At the end of each interview the interviewer gave the participants urine collection containers with labels attached. The urine collection and storage containers were provided by the Centers for Disease Control and Prevention and were certified to be free of metals. Participants were instructed to fill the containers with their first void upon rising the next morning. They were assured that the urine samples would be tested for agricultural chemicals and metals only, and not for the use of alcohol, drugs, or any health conditions. They were asked specifically to only provide their urine in the containers, not that of any other workers in the camp. They were asked specifically not to put any other fluid in the urine containers (e.g., water). Finally, they were asked specifically not to put any other substances in the urine containers. The participants from each camp placed their urine containers in a cooler with blue ice that was provided to them. Each morning a project interviewer stopped by the camp interviewed the previous evening and retrieved the containers, transported them to the nearest of the three collaborating community partners, transferred the samples into labeled containers, and placed the samples in a laboratory freezer where they were stored at −20°C.
All laboratory analyses were carried out by RTI International in Research Triangle Park, North Carolina. Sample digestion was carried out using a DigiPreP MS (SCP Science, Champlain, NY). Both an Analog Vortex Mixer (VWR, Suwanee, GA) and a Vortex Genie (Fischer Scientific, Pittsburgh, PA) were used for mixing the urine samples. A quadrupole ICP-MS X Series II X0637 (Thermo, Waltham, MA) was employed for the determination of the trace metals in urine. This instrument was equipped with a collision cell to mitigate the impact of polyatomic interferences. A low-volume impact bead spray chamber and Xt cones from the instrument manufacturer were used for all analyses.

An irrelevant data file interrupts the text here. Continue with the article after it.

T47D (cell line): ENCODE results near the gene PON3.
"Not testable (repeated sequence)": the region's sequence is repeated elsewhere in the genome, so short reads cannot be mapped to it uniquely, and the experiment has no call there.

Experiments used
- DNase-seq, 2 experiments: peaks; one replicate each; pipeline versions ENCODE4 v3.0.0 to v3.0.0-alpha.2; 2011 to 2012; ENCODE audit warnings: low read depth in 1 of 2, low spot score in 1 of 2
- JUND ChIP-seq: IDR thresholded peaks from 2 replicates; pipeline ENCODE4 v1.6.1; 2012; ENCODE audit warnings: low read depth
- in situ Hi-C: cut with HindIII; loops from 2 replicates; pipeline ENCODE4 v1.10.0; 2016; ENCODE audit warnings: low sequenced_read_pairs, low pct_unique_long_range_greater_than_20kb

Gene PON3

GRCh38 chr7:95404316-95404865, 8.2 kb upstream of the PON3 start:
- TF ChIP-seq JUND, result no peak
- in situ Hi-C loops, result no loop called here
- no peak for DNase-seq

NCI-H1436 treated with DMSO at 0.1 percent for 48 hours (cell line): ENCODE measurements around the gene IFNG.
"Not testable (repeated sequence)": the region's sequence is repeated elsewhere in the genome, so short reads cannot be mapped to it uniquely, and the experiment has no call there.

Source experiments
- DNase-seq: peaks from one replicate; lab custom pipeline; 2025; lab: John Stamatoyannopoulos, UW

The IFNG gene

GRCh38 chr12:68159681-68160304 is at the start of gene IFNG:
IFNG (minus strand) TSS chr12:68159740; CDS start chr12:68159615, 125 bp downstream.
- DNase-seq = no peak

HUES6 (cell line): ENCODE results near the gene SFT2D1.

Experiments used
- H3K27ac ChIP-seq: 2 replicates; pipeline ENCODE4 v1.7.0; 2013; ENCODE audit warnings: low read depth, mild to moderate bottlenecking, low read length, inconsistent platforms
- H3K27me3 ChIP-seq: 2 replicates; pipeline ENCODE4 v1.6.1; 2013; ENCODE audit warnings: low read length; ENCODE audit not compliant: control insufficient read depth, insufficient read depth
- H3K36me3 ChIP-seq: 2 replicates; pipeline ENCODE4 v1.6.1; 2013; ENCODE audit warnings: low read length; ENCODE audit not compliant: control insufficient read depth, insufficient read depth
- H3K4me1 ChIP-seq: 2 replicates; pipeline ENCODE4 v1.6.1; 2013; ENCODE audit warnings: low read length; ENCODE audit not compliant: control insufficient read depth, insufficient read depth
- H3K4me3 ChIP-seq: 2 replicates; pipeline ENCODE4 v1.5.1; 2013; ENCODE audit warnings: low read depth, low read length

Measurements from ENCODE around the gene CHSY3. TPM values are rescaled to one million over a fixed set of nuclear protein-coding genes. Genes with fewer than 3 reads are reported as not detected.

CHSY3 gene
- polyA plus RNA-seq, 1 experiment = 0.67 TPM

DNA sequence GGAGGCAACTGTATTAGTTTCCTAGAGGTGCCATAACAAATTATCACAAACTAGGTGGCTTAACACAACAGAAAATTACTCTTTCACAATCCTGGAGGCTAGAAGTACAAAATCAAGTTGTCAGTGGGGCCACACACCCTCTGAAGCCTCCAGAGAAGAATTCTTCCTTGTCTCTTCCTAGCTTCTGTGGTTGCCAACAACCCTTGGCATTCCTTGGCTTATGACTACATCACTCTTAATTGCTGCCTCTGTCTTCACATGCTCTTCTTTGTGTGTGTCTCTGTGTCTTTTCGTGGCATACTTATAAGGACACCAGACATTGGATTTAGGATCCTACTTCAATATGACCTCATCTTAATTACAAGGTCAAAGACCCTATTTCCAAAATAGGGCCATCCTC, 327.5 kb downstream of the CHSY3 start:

Ultrex HNO3 and Ultrex 30% H2O2 (JT Baker, Phillipsburg, NJ) were used in the creation of standards and samples. All metals for internal standards and for calibration standards were National Institute of Standards and Technology (NIST)-traceable (High Purity Standards, Charleston, SC). A standard reference material (SRM 2760) (Toxic Metals in Freeze-Dried Urine) was obtained from NIST (Gaithersburg, MD). Distilled de-ionized (DDI) H2O (18 MΩ, Pure Water Solutions) was used for all sample and standard preparations.
Standard solutions for the calibration curve included all the analytes and their internal standards. Bismuth at 209 m/z was used as the internal standard for Pb and Hg. Cd’s internal standard was 89Y. For As, which was analyzed with the collision cell, 141Pr was the internal standard. All internal standards were prepared in one solution, at 1 ppm each, with 2% HNO3. The ICP-MS rinse solution contained 5% (v/v) HNO3 and 10 µg/mL Au.
The urine samples were thawed, and then vortexed for 10–15 seconds to ensure homogeneity. Two mL of each sample were aliquoted into a digestion tube, and HNO3 (1.00 mL), 1000 µg/mL Au (0.050 mL), and H2O2 (0.250 mL) were added. The samples were then digested by the DigiPreP MS heating block using the following sequence: ramp from room temperature to 60°C for 30 minutes, hold at 60°C for 30 minutes, ramp to 80°C for 10 minutes, hold at 80°C for 50 minutes, ramp to 110°C for 20 minutes, hold at 110°C for 100 minutes.
The digestion step decreased salt and organic interferences in the urine matrix. While simple dilutions (Townsend et al., 1998